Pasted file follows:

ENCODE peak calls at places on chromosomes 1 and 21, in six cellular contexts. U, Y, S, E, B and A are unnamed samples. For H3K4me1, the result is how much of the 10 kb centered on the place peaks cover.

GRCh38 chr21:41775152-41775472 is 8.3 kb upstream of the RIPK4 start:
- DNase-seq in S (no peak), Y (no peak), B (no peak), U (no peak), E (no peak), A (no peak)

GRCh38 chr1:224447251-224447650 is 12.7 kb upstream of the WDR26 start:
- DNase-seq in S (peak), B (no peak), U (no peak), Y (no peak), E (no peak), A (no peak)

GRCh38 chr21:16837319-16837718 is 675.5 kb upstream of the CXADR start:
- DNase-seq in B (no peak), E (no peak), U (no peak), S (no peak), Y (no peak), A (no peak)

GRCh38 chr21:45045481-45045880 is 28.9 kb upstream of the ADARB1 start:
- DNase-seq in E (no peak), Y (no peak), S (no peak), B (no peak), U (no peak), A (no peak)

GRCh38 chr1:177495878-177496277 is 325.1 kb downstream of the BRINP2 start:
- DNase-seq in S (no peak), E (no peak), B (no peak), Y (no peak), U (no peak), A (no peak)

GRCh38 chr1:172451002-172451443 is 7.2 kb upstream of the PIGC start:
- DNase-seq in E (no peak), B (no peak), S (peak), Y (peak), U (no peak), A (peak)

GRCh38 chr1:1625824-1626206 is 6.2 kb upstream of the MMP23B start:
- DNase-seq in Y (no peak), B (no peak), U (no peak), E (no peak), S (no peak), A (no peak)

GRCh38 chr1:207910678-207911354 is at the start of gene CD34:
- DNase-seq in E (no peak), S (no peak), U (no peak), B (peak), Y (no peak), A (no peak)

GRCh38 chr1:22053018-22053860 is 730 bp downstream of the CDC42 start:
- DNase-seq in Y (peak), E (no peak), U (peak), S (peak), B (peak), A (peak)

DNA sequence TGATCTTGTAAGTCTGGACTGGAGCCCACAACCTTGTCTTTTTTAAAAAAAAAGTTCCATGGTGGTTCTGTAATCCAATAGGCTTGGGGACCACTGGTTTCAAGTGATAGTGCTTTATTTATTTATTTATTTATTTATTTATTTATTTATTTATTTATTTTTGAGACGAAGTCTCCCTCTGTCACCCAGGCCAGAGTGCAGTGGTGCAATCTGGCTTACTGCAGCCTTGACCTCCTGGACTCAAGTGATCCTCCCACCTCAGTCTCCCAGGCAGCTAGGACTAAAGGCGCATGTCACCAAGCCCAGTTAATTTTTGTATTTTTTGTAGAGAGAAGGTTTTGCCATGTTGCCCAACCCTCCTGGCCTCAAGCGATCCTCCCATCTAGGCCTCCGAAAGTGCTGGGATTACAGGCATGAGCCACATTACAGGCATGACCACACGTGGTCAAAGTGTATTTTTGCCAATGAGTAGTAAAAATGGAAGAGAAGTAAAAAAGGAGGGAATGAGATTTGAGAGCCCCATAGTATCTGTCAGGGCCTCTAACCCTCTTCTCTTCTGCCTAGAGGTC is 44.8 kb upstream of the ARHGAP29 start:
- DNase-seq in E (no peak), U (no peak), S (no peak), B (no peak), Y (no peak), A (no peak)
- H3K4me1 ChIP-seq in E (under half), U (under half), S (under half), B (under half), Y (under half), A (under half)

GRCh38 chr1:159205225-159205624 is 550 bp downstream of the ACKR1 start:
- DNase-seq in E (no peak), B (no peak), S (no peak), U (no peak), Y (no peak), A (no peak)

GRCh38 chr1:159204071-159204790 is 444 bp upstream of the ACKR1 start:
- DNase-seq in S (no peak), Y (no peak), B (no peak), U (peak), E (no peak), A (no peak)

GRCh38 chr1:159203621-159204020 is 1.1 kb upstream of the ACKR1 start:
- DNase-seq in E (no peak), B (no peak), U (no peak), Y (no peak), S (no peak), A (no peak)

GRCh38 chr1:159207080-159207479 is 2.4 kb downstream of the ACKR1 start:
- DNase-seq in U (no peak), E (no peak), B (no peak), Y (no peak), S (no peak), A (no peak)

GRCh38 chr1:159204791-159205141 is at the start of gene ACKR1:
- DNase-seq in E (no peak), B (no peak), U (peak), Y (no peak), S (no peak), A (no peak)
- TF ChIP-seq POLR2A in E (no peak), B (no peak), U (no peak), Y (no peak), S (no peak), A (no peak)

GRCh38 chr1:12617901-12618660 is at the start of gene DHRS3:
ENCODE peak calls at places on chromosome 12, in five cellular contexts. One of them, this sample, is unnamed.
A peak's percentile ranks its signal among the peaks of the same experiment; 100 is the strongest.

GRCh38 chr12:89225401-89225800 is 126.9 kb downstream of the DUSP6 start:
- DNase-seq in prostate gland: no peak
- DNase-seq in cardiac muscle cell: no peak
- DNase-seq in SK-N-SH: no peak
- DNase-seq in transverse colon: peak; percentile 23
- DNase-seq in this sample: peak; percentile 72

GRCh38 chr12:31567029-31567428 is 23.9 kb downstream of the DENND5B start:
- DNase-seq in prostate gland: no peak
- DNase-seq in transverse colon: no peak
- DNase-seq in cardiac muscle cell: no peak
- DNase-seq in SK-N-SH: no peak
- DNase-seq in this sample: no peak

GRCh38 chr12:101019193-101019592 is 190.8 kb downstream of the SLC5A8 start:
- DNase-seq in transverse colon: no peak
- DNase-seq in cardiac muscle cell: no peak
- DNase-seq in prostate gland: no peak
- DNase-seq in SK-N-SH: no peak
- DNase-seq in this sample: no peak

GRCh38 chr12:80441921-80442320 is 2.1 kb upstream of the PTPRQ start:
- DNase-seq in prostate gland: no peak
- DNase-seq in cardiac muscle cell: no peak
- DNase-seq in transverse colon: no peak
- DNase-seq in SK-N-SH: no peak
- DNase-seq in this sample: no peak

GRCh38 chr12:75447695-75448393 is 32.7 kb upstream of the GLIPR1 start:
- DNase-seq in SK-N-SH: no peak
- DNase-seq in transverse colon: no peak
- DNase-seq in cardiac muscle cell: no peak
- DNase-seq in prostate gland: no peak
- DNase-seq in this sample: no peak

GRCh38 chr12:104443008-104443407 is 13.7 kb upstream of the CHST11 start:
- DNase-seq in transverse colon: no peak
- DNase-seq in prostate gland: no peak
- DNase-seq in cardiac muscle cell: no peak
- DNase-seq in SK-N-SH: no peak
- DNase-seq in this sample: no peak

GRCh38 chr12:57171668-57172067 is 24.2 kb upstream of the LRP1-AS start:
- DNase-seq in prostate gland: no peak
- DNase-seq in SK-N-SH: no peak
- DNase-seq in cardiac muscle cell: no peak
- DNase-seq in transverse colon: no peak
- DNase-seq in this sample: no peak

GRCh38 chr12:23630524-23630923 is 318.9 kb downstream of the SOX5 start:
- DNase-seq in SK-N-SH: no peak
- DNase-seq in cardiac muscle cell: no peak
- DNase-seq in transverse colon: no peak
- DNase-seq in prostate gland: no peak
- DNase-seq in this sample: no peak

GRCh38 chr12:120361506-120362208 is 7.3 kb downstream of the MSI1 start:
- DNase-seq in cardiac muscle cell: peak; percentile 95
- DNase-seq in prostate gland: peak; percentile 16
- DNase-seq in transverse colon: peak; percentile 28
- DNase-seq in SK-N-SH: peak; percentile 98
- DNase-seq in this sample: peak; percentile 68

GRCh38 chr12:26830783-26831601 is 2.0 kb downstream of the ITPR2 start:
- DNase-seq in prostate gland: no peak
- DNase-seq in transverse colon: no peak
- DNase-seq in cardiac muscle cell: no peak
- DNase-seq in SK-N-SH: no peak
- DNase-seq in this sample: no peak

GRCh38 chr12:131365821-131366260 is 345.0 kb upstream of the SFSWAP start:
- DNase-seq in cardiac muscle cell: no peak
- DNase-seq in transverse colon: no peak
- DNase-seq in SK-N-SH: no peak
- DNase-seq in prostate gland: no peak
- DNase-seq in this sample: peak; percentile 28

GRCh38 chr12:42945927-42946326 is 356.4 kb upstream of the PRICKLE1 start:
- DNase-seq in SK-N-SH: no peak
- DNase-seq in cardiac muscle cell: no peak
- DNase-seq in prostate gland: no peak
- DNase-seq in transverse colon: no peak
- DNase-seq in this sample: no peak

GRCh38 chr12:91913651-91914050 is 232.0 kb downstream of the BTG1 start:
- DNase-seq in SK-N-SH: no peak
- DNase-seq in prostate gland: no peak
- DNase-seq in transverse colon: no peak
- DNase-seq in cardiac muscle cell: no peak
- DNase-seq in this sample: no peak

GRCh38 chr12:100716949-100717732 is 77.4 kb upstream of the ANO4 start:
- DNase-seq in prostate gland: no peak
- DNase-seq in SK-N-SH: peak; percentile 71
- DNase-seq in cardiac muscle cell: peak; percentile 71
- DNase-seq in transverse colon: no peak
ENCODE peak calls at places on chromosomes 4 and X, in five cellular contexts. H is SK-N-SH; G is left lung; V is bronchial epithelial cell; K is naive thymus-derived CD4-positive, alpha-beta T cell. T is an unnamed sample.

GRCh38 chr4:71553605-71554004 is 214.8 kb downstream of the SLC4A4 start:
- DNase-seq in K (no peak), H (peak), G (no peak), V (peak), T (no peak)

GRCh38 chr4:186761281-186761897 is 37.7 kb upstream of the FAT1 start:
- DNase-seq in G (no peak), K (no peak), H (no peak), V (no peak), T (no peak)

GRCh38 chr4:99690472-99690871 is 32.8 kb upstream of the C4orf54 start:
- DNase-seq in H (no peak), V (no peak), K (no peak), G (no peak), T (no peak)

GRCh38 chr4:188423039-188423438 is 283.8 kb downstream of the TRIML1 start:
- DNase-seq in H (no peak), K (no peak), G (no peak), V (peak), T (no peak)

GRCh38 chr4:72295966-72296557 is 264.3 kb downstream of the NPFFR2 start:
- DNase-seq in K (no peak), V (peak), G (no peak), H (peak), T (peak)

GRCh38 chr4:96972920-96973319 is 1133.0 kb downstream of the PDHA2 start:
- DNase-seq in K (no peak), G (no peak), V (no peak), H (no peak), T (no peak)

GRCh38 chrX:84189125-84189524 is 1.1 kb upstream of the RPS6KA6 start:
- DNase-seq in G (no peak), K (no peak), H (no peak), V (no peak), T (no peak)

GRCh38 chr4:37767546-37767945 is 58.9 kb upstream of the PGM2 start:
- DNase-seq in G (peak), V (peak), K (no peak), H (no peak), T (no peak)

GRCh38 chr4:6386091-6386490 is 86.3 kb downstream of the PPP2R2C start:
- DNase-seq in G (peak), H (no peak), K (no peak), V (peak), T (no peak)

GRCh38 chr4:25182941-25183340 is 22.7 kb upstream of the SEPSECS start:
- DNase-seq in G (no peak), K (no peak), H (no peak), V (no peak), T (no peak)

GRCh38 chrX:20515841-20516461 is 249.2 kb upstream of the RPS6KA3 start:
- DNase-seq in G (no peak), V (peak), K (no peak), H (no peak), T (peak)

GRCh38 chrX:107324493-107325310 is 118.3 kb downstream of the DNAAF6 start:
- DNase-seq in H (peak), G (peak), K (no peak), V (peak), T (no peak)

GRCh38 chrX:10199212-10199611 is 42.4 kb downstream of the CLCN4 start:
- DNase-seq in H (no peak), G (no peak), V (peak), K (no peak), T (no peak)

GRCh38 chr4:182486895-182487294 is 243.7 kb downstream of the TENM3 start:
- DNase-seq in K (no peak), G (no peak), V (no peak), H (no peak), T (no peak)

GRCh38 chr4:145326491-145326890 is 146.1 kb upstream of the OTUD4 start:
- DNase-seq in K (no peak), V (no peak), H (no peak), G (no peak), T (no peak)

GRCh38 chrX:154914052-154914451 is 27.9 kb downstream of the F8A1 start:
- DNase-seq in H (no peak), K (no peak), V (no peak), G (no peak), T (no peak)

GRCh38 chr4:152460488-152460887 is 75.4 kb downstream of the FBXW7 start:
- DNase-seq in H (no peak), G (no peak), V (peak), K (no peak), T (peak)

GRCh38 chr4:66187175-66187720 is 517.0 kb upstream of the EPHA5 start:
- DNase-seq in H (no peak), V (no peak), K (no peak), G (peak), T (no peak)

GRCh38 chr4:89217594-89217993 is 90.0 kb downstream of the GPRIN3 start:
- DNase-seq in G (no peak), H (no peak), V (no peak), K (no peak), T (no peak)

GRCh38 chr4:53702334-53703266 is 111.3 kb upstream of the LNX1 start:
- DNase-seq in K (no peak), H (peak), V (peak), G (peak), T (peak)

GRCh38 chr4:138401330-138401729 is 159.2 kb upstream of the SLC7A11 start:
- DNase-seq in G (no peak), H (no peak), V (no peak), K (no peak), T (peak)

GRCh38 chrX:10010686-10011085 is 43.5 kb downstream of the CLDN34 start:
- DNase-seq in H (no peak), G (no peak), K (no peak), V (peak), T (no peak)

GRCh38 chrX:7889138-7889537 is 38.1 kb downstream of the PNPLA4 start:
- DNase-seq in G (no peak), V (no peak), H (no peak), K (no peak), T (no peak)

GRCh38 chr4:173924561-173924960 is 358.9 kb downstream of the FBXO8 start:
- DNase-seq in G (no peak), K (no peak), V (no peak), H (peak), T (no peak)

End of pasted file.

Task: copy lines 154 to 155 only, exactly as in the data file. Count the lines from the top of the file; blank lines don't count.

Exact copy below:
- DNase-seq in H (no peak), G (no peak), V (peak), K (no peak), T (peak)

GRCh38 chr4:66187175-66187720 is 517.0 kb upstream of the EPHA5 start: